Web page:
Before we can do any problem-solving or any sort of logical thinking we need our kids to calm their body. Quite literally, when we are anxious, the logical part of the brain has been shut down. That’s why we can be highly anxious about things that make absolutely no logical sense. There is no point telling your child that everything is safe they don’t have to worry. They are worried, and while they are in a state of “fight” or “flight” they are not going to respond to your reasoning.
There is so much research to support that slow controlled breathing will cause the body to calm and in doing this, the logical part of the brain will start to work again. There are so many ways to do this. Breathe in slowly as you go up your finger, hold at the top and then slowly breathe out as you go down your finger. You could do “hot chocolate breathing” where you pretend to smell the “hot chocolate” as you breathe in and then slowly breathe out to cool it down. Find one that your child enjoys and practice it regularly so that is easy for them to do when they are anxious.
With all that built up “fight/flight” energy and adrenaline sometimes your child might need to do a burst of physical exercise. A few star jumps, kick a ball or jump on the trampoline. This will help to release the physical tension in their body.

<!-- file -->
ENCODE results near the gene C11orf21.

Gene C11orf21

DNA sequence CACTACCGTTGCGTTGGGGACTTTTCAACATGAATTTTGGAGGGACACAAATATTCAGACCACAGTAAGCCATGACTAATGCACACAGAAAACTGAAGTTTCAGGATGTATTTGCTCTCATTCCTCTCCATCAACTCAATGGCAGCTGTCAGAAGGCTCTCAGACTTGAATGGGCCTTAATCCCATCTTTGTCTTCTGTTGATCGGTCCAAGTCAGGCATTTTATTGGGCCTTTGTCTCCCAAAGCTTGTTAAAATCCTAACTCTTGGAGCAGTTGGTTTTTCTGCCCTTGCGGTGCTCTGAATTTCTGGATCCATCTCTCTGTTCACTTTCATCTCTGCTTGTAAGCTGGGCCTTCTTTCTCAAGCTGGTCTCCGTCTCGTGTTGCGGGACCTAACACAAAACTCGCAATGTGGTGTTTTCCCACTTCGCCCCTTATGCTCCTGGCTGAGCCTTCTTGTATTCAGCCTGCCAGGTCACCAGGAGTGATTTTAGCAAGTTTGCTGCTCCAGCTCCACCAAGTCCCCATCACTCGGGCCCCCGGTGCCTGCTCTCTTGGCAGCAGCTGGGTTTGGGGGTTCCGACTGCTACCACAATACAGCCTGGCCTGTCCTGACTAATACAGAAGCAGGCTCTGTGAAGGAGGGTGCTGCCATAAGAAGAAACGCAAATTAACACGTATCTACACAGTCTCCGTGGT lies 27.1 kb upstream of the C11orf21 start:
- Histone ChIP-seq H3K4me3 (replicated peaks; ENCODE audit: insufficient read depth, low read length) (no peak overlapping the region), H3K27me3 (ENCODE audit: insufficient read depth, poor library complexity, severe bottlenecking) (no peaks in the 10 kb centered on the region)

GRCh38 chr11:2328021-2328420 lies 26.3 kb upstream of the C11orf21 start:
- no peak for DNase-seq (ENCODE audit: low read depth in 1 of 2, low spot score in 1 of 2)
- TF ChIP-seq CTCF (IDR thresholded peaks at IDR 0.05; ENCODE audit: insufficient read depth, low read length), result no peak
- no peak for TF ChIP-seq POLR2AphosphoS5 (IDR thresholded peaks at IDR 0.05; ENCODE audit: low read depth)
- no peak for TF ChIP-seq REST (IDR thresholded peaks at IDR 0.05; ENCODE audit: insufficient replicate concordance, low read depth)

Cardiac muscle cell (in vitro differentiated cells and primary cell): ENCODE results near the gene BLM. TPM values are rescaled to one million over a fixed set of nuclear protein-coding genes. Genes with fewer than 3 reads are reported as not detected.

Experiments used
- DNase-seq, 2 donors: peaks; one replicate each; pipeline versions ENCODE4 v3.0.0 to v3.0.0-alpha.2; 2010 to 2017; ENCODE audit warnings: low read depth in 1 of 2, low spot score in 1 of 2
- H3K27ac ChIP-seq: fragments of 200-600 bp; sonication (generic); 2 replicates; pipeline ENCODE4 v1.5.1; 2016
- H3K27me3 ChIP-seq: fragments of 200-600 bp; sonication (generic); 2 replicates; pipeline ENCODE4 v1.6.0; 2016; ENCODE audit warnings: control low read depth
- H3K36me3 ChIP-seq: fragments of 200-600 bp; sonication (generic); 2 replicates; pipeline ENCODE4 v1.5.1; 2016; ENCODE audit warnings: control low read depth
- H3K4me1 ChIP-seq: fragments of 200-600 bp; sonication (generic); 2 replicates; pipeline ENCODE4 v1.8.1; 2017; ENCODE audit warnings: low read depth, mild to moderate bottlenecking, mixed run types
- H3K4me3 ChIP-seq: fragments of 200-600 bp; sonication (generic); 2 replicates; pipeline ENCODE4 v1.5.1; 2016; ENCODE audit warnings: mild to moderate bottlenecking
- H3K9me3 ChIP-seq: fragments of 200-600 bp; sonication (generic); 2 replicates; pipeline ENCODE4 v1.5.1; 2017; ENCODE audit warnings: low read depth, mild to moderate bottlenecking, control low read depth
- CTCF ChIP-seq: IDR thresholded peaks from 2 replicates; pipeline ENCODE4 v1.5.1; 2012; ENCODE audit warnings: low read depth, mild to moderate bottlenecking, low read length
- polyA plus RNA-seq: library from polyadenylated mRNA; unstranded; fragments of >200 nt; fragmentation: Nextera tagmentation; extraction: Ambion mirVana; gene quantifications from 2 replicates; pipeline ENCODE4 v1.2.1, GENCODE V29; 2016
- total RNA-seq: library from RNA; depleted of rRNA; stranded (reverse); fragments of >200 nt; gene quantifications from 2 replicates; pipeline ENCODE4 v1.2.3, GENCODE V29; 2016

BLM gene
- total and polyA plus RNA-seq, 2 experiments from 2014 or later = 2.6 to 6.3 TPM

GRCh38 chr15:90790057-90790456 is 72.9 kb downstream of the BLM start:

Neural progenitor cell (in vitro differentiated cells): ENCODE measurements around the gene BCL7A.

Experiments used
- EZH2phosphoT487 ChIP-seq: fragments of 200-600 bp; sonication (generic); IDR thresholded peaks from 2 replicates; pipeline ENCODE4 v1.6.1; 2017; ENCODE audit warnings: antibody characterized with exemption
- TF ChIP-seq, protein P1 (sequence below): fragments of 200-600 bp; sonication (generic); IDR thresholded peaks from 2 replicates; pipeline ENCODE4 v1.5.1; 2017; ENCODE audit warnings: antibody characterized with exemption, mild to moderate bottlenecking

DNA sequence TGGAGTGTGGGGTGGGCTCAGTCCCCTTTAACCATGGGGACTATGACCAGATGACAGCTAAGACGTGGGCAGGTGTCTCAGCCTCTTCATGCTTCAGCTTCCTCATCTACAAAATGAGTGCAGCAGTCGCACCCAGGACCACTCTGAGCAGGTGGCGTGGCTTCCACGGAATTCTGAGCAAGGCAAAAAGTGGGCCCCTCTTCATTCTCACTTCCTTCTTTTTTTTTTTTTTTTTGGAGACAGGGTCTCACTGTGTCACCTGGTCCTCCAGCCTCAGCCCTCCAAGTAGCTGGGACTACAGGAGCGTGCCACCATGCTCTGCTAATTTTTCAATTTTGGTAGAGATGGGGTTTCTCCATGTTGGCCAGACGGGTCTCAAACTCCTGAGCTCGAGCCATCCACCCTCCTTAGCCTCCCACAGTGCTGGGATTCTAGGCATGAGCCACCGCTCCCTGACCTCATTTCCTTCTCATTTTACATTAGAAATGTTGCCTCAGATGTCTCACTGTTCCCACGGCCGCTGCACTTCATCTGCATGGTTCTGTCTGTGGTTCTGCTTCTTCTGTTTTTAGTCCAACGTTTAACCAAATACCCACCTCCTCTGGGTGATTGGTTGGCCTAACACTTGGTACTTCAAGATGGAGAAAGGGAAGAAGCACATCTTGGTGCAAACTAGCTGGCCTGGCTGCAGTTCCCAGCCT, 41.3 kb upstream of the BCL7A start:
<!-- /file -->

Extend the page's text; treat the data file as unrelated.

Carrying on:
Then when the body is calm there are ways to stop our mind from running away with thoughts. Anxiety is based in the future, it is the “what ifs”. We can help stop this by grounding ourselves in the here and now. What are 5 things you can see, hear, smell, touch or taste. This simple mindfulness technique is very effective in helping to calm our minds into scenarios that haven’t happened.
4. Make a Plan
Only after we have done all the previous steps can we begin to talk about problem-solving. Once the child feels heard, they understand what they are experiencing, they are able to calm, then they are able to logically cope with the worries they have. If we try to skip these previous steps we are likely to hit resistance and not bring any peace for our kids.
Talk about what is it that worries them, specifically. If it is the germs and the threat of getting sick, help them recognise that the precautions that the schools are making are keeping them safe. Would they feel better having their own hand sanitizer? What else could they do? Work together to come up with ideas.
Sometimes children are worried about their parents when they have to be apart. They might worry that something bad will happen to their parents when they aren’t together. Remember that anxiety isn’t logical. If your child is calm you can try and talk logically about these fears. Ask the child, “has anything bad like that ever happened before?” “What are the chances that this would really happen?”. They might just need to feel close to you while you are apart. It can help for them to take something special of yours with them to school. A necklace, scarf or anything that is yours that they can take it with them as a reminder that you aren’t far away and you will be together again soon.
In this crazy changing world we need to recognise that normal is not normal anymore and what was once safe could now trigger fear. But if we work through this together, what may have caused incredible anxiety could teach our kids resilience and skills that will serve them well for the rest of their lives.